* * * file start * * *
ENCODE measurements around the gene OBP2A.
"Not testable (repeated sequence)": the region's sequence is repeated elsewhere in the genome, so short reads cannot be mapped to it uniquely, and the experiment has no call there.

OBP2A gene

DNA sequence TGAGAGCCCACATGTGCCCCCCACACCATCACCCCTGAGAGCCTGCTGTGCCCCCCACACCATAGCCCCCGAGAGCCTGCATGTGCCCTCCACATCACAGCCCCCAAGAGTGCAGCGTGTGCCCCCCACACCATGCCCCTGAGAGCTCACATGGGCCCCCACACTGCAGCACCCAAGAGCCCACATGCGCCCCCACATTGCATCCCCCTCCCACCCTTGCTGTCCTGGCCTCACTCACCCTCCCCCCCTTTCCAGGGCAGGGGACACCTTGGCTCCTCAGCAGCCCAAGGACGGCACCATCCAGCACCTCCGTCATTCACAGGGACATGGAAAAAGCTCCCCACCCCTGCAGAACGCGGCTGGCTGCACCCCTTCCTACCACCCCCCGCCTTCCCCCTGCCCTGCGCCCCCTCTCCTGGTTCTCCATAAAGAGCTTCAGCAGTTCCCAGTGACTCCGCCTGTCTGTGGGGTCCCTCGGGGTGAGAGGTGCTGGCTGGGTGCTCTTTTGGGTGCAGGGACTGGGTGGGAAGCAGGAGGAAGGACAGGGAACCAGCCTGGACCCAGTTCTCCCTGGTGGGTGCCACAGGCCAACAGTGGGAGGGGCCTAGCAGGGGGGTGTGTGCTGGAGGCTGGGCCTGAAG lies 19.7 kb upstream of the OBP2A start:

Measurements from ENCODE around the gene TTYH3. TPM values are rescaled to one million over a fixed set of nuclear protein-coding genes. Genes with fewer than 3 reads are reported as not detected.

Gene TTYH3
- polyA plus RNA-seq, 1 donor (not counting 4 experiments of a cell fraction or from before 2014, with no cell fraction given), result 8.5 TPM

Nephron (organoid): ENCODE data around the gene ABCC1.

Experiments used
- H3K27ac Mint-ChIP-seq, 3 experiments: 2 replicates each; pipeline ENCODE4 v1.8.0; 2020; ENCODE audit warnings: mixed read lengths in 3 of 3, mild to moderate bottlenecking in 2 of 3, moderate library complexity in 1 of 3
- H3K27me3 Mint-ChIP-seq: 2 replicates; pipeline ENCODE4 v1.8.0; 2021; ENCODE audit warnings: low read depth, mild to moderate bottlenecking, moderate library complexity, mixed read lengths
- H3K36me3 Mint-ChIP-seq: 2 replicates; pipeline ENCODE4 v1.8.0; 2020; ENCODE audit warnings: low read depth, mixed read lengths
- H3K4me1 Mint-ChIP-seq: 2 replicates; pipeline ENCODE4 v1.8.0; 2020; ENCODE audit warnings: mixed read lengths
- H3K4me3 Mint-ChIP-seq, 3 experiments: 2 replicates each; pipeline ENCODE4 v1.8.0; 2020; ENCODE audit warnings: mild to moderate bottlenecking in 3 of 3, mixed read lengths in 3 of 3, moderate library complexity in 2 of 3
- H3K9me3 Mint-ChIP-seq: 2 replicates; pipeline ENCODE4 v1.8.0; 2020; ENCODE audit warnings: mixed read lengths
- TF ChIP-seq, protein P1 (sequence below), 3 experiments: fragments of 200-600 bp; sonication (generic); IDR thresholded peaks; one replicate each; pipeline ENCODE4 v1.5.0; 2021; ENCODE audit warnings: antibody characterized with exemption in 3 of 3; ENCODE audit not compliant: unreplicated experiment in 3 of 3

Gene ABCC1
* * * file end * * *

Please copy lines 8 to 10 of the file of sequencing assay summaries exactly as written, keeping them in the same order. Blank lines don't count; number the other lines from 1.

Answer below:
Nephron (organoid): ENCODE data around the gene ABCC1.

Experiments used
- H3K27ac Mint-ChIP-seq, 3 experiments: 2 replicates each; pipeline ENCODE4 v1.8.0; 2020; ENCODE audit warnings: mixed read lengths in 3 of 3, mild to moderate bottlenecking in 2 of 3, moderate library complexity in 1 of 3